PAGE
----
I'm shopping for shares again, and I'm anxious to get to the checkout. Should I pop fund manager Schroders plc (LSE: SDR) into my basket?
Schroders, so good
If you're feeling bullish about stock markets, one way to play them is to invest in the shares of fund managers. Schroders is one of the last family-owned firms on the FTSE 100, and it's in an acquisitive mood, recently announcing plans to buy fellow fund manager Cazenove Capital for £424m. I'm in an acquisitive mood myself, so should I buy Schroders?
The Schroders share price is up 105% over the past five years, compared to just 10% for the FTSE 100 as a whole. Talk about a geared play on share prices. It is up 35% over the past four months, against 10% for the FTSE 100. Markets have been volatile in that time, but Schroders has charted a steady upward course. Yet the full-year results for 2012 tell a mixed story. Tough competition, private banking client exits and reduced performance fee income slashed revenues. Profits before tax fell 11.5% to £360m. Group revenue fell 5.1% to £1.43bn. But expectations are all, and the share price pipped up 3%. Who said markets were rational?
Fun with funds
I'm a little worried by the sharp drop in performance fees, from £36.6m in 2011 to £28.4m. I suspect this area of revenue will remain under pressure: investors don't like performance fees, nor do I. The investment industry regulatory overhaul, the Retail Distribution Review, will continue to squeeze fees. Schroders needs to sort out its private banking business, which is leaking customers. But I can also see plenty of positives. Money is flowing into its institutional and intermediary businesses. Assets under management have hit a record high of £212bn, up from £187bn in 2011. Fund managers have beaten their benchmarks. Better still, Schroders earns two-thirds of group revenues outside the UK, always a plus these days. The market has welcomed the Cazenove acquisition, as its funds should slot nicely around Schroders range.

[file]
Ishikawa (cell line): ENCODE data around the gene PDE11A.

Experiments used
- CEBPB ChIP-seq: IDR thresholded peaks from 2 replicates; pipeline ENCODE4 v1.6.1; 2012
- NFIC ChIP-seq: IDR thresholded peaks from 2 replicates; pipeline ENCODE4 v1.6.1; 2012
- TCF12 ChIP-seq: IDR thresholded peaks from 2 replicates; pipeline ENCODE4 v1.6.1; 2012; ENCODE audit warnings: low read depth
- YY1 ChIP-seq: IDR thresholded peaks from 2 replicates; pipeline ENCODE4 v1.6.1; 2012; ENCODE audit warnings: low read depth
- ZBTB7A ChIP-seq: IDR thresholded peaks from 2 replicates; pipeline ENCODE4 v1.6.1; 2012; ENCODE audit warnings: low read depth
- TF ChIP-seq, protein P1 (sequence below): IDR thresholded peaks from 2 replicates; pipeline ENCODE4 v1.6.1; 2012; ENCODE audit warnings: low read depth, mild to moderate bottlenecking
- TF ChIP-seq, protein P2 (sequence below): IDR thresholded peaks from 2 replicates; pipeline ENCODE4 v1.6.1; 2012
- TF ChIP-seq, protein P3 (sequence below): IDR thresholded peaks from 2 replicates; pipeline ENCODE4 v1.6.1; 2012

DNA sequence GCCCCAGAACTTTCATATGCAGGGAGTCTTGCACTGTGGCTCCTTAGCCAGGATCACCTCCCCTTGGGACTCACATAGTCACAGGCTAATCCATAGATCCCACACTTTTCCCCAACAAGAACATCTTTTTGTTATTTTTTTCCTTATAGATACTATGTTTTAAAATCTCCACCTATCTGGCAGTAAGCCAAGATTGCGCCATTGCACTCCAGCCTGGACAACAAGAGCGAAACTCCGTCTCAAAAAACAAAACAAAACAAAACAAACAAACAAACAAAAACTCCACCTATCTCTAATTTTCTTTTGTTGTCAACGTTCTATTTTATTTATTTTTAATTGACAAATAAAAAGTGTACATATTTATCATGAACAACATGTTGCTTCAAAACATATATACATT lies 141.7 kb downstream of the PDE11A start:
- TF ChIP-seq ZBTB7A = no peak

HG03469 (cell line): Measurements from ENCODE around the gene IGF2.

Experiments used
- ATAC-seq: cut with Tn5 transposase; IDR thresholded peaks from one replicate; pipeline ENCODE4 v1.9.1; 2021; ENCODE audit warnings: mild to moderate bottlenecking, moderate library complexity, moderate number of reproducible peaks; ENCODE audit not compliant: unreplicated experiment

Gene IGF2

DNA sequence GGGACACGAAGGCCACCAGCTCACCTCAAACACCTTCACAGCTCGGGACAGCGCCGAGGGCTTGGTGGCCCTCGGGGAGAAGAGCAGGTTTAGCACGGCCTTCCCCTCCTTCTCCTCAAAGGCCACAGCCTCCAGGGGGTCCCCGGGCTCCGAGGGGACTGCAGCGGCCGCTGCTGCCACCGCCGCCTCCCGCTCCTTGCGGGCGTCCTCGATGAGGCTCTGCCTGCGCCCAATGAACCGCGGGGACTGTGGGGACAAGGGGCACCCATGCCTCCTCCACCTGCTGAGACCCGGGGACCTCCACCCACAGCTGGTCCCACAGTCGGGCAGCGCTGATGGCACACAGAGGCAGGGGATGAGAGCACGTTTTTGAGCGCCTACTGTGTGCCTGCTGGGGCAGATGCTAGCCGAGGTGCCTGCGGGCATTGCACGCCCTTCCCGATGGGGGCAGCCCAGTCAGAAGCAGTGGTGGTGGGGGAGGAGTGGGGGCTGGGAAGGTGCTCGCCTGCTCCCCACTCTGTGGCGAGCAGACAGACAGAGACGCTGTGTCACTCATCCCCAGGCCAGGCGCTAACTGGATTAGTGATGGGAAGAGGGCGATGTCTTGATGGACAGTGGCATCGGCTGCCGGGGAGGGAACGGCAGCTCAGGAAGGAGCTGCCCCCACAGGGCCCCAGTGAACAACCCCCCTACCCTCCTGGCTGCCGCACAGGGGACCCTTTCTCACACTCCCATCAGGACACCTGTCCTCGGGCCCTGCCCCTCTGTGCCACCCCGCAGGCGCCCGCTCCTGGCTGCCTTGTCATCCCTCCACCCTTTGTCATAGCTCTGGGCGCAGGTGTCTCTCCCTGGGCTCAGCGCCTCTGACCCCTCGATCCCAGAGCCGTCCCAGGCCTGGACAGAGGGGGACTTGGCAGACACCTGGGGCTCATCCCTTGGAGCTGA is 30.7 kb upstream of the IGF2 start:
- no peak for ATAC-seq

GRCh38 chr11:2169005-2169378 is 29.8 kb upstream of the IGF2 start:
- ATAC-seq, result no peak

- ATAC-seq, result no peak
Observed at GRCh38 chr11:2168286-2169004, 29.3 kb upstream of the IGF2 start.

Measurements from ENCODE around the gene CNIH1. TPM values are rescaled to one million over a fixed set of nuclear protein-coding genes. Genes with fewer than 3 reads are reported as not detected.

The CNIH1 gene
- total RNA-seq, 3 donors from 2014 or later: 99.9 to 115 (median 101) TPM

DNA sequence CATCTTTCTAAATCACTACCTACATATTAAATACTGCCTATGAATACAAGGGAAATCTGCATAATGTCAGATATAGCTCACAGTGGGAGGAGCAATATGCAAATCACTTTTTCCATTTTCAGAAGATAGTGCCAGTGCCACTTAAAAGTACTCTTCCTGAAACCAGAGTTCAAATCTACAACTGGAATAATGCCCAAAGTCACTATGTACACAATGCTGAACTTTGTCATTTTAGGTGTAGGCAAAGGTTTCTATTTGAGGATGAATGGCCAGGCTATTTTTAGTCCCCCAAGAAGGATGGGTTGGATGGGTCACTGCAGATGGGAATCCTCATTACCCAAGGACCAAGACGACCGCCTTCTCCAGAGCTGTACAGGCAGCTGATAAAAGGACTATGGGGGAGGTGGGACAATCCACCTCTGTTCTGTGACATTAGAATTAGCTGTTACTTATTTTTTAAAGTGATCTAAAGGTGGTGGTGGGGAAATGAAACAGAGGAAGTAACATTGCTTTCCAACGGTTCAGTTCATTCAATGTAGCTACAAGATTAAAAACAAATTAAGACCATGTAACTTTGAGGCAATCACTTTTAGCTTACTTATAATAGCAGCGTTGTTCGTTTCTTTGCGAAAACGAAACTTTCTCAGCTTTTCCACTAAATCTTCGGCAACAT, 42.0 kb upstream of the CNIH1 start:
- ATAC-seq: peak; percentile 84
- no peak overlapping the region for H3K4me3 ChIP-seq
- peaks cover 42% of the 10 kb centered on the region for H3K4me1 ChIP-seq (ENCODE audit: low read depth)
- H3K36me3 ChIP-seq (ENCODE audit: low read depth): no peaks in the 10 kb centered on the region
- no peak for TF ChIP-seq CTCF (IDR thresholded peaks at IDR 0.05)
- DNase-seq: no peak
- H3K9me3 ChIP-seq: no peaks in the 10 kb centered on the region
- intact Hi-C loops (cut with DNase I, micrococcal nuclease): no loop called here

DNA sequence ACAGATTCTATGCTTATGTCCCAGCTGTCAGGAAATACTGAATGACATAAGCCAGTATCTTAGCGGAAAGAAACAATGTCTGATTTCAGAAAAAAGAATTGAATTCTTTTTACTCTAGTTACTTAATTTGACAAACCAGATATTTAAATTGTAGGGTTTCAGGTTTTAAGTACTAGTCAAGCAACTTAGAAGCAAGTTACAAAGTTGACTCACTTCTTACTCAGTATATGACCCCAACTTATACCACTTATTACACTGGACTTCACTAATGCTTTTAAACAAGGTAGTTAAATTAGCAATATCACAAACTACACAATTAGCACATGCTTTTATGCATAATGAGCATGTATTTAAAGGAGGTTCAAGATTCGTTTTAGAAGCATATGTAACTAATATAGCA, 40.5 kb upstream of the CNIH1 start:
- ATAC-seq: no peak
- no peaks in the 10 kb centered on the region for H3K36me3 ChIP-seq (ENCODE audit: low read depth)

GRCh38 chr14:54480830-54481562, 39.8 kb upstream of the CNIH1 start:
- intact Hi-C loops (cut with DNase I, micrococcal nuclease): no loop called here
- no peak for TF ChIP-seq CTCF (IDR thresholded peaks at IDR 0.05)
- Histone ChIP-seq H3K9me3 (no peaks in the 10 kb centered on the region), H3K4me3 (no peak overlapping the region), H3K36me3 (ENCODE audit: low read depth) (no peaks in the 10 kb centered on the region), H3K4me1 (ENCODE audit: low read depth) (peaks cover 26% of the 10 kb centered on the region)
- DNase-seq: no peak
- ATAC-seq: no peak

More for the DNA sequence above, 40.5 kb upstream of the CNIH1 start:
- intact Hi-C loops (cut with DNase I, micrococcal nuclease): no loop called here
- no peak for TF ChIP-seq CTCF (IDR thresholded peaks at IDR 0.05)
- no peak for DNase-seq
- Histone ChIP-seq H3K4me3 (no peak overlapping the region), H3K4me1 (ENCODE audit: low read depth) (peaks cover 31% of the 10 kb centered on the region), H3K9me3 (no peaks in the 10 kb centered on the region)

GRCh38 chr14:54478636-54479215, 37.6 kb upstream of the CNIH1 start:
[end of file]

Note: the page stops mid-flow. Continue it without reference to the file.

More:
So are you bullish on stock markets? Right now, they seem to be underpinned by a government guarantee, in the form of limitless quantitative easing. The dismal returns on cash will also attempt more people into stocks and shares, especially as the truth dawns that we must invest for our own retirement, because governments can't afford it. Schroders may be a good way to play that trend.
Schroders has a healthy balance sheet. The dividend is unremarkable, yielding just 2%, although management did hike it 10% recently. Covered 2.4 times, there is scope for further progression. Forecast earnings per share (EPS) growth is a smooth 17% this year and 16% next. Its PEG of 1.0 isn't too demanding. The downside is a spiky valuation, at 20 times earnings. Credit Suisse recently lifted its target price from £21.50 to £22.85 (current price: £21.25), but stuck to its neutral rating. Yes, I am bullish on stock markets, but I suspect there may be more exciting ways to play them.
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